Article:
The index to which MORL is linked consists of about 25 REITs. Annaly Capital Management makes up the largest individual position at about 20 percent of total holdings. American Capital Agency Corp also makes up a meaningful slug at about 15 percent of the total index. As such, MORL will depend on two companies that combine to make up more than a third of the total index; any big movements in the price of those stocks will have a significant impact on the ETN's value.
MORL will use leverage to further enhance an already substantial yield, resulting in one of the highest payout ratios among all U.S.-listed ETPs. The huge return opportunity (24.8 percent yield ) offered by MORL will obviously come with some risks. Because mortgage REITs often leverage up in order to purchase mortgages, they can be extremely sensitive to interest rate changes.
While mortgage REIT ETPs have been remarkable stable recently, there exists the potential for some volatility in turbulent or unpredictable environments. MORL adds explicit leverage on top of the capital structures of the companies that make up the index, amplifying the downside risk along with the upside potential and yield profile.
MORL's scary high-yielding costume could spook investors as the true value proposition could be the modern day "wolf in sheep's clothing". As explained by David Schawel, CFA:
The cynic in me wonders whether UBS has created this product solely so that institutional clients can bet against agency MBS by shorting this ETN at a time when MBS prices have never been higher.
The average investor likely has no idea how mortgage REITs operate and what circumstances could cause a material fall in their share prices. As an investor who deals in the MBS markets regularly, I am downright frightened that such a product is being created at a time when so many red flags are apparent.
I am not saying that MBS prices cannot continue to rise or that this product will be a failure, but the dark side of QE, the yield-chasing investors, and the capitalizing nature of Wall Street have created a product ripe for trouble down the road. Caveat emptor!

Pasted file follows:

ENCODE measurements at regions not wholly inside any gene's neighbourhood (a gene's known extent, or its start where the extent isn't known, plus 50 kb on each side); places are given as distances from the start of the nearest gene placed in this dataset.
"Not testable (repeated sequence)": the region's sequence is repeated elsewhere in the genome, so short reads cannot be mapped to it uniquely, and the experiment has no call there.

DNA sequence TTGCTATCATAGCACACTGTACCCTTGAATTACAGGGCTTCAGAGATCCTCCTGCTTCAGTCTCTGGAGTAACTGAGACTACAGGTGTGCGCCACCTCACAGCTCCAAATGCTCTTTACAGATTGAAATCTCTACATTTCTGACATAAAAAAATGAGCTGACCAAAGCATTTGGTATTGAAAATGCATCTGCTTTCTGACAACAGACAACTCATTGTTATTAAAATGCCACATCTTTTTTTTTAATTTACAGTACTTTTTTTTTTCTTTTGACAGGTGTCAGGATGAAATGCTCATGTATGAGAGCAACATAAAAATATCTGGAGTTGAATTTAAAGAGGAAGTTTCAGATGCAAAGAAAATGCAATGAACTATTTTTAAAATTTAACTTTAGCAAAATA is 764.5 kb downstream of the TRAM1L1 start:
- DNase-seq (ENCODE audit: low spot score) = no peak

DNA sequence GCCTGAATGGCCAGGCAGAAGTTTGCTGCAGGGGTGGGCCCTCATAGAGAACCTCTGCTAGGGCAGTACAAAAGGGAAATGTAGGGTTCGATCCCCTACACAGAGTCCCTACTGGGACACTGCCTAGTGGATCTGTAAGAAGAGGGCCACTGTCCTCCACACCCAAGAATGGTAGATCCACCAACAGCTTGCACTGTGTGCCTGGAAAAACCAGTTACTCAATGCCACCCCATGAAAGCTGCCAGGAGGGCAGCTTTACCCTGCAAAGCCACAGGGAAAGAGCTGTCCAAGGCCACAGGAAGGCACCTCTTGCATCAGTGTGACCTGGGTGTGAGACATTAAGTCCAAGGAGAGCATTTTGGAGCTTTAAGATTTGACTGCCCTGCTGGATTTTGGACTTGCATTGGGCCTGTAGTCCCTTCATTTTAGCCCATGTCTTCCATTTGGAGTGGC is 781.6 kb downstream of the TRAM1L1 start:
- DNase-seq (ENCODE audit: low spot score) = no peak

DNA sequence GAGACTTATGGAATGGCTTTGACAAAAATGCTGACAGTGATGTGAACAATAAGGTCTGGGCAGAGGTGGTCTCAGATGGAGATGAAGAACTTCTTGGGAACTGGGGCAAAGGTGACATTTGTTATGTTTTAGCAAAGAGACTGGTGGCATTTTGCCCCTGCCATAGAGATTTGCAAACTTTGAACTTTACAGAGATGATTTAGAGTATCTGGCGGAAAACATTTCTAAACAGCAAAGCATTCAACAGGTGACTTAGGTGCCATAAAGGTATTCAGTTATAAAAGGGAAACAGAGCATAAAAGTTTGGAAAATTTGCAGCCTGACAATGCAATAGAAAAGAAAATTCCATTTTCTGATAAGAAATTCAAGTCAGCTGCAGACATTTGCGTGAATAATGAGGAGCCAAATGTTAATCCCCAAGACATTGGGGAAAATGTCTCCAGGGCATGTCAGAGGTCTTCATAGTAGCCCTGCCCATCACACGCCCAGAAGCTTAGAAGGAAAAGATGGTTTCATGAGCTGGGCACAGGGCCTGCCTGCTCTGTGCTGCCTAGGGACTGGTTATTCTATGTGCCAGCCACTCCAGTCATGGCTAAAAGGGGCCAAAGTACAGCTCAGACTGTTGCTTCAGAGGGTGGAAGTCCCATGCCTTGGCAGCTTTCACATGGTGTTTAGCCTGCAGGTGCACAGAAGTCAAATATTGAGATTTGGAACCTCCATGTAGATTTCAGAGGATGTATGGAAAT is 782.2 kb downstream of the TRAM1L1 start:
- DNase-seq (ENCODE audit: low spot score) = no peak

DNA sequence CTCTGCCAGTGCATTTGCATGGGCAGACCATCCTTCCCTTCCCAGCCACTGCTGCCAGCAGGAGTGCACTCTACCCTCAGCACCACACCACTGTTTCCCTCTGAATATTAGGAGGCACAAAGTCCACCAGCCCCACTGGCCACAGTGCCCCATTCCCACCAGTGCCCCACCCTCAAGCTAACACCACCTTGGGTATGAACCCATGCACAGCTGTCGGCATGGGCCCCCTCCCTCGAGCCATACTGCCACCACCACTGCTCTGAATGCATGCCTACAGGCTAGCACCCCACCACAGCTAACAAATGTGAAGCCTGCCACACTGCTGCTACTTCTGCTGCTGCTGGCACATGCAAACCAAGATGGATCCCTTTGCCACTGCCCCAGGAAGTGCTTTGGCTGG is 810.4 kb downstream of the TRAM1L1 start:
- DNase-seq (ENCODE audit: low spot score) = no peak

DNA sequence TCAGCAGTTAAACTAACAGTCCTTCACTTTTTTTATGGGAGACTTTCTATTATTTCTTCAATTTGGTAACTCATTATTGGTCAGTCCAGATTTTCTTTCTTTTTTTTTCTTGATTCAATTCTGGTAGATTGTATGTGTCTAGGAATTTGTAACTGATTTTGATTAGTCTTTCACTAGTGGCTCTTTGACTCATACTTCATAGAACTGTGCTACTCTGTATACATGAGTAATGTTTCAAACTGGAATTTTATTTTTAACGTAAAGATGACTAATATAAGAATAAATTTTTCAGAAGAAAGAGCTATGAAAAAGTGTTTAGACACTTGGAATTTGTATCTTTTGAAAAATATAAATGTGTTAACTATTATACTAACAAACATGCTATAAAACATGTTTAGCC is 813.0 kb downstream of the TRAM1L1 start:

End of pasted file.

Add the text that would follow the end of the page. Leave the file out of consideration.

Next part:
Beware: Risk Meets Adversity
Risk is the potential for loss when things go wrong. Accordingly, a skilled investor can look at a portfolio and determine whether it's low-risk or high-risk. Without any reservation, the new UBS 2x leveraged mortgage REIT ETN, MORL, is considered high-risk and investors should consider the consequences when risk meets adversity.
Controlling risk in your portfolio is an essential element in the investment process and the acclaimed investor and author (of The Most Important Thing), Howard Marks, said it best:
...there are two main risks in the investment world: the risk of losing money and the risk of missing opportunity. You can completely avoid one or the other, or you can compromise between the two, but you can't eliminate both. One of the prominent features of investor psychology is that few people are able to (A) always balance the two risks or (B) emphasize the right one at the right time. Rather, at the extremes they usually obsess about the wrong one...and in so doing make the other the one deserving attention.
During bull markets, when asset prices are elevated, there's great risk of losing money. And in bear markets, when everything's at rock bottom, the real risk consists of missing opportunity. Everyone knows these things. But bull markets develop for the simple reason that most people are buying - ignoring the risk of loss in order to keep from missing opportunity - just when elevated prices imply losses later. Likewise, markets reach their lows because most people are selling, trying to avoid further losses and ignoring the bargains that are everywhere.
Source: Yahoo Finance, CFA Institute